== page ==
Re­cent “news” that the UK will run out of “widely used vi­tal drugs” and “drink­ing wa­ter” un­der no-deal is beyond the pale. Other ad­vanced coun­tries man­age just fine out­side the EU, as we did be­fore we joined 45 years ago. And will planes re­ally “fall out of the sky”? The UK is a mas­sive avi­a­tion player and land­ing rights are re­cip­ro­cal. Any UK-EU agree­ments will be forged by March and, if not, mem­o­ran­dums of un­der­stand­ing will ex­tend cur­rent prac­tices un­til they are.

Com­plex sup­ply chains? Yes, there are is­sues. But we im­port plenty of just-in-time com­po­nents from out­side the EU and the so­lu­tions to most prob­lems re­lat­ing to goods en­try into Bri­tain are in our gift. And the Ir­ish bor­der al­ready copes with dif­fer­ing cur­ren­cies, du­ties and tax rates. Phys­i­cal “hard bor­der” posts that might in­flame sec­tar­ian sen­si­tiv­i­ties are un­nec­es­sary if we leave the cus­toms union – as nu­mer­ous experts, and the WTO, have con­firmed. The EU won’t erect them, nor will Dublin or Lon­don. Yet Mrs May has let bor­der false­hoods warp her Brexit strat­egy.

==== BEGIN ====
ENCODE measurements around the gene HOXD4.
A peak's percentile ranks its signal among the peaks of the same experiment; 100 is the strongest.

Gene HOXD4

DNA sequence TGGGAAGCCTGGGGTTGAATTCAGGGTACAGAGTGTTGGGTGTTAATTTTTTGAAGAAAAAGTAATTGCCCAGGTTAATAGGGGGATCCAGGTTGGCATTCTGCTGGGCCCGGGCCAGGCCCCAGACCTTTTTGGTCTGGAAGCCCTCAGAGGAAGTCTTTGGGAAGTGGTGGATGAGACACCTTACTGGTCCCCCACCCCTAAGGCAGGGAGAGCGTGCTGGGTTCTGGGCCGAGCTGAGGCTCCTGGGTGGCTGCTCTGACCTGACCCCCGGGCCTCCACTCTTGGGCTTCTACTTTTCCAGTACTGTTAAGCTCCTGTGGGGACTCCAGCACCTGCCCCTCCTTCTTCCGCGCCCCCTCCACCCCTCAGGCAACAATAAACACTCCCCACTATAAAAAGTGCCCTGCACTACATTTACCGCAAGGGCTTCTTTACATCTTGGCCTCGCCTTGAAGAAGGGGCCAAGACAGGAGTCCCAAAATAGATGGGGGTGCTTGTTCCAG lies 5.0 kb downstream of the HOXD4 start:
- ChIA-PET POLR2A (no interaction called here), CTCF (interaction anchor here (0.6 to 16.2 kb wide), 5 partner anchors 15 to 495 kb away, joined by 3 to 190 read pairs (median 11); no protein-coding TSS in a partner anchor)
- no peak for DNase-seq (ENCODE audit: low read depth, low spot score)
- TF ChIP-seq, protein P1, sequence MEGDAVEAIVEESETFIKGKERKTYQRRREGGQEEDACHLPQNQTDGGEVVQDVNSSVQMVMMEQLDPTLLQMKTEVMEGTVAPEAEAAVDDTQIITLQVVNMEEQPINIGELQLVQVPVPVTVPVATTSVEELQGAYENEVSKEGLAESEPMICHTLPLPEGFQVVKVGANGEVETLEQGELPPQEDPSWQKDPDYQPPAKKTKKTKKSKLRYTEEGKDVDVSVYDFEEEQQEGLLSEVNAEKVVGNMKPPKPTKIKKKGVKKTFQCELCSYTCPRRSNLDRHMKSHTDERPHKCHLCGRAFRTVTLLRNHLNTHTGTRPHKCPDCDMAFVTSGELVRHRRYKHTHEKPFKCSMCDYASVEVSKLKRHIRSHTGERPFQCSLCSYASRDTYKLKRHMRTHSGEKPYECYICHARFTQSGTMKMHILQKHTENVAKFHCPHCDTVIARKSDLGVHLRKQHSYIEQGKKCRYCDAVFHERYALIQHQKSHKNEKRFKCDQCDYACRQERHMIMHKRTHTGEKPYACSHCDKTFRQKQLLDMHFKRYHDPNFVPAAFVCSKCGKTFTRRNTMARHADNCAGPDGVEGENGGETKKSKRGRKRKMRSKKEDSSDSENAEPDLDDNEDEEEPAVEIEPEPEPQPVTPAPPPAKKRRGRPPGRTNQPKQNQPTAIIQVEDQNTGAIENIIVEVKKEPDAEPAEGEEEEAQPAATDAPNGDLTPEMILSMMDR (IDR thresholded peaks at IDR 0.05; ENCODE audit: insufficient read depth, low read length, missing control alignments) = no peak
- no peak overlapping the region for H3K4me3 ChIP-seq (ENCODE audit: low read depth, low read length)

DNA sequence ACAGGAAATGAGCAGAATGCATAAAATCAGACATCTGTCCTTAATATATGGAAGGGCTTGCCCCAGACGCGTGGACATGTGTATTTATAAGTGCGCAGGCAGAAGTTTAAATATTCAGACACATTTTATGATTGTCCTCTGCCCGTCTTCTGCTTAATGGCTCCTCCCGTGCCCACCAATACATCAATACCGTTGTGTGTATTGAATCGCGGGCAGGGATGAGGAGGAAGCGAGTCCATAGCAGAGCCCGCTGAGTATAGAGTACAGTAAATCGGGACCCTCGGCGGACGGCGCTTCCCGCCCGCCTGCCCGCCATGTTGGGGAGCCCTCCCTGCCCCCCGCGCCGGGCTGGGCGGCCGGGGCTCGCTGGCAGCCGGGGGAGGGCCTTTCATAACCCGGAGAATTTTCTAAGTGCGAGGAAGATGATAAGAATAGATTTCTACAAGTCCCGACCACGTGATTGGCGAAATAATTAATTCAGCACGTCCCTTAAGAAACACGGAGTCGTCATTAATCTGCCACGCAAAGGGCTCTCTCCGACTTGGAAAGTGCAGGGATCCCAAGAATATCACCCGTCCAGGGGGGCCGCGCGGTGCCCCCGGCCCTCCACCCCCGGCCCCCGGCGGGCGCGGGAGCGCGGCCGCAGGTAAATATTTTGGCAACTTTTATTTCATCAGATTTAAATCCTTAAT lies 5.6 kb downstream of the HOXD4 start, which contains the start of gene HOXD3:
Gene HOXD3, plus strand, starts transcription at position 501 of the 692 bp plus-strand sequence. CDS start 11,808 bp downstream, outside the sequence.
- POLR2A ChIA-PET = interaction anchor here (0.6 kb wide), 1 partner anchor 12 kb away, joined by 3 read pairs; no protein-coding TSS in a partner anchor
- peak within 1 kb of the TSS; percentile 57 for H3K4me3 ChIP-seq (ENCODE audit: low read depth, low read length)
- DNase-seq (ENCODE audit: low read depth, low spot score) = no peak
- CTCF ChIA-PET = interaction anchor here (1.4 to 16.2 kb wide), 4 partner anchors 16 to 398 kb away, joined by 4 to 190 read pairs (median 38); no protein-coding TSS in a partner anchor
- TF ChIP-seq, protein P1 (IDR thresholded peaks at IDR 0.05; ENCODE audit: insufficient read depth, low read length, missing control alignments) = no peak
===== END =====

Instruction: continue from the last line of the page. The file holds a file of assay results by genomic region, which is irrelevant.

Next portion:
A no-deal Brexit, while not ideal, would start to nor­malise long-term UK-EU re­la­tions. It puts us in a strong po­si­tion to strike a mu­tu­ally ad­van­ta­geous EU free trade agree­ment once we’ve left.

The real dan­ger is a Cor­byn gov­ern­ment – the likely out­come if May con­tin­ues to be­tray the ma­jor­ity of the coun­try, and democ­racy, by pre­vent­ing a clean break.

‘While I’d pre­fer Bri­tain to se­cure an EU free-trade agree­ment, trad­ing un­der WTO rules is just fine’

SOURCE: EC GEN­ERAL DIREC­TORATE FOR TRADE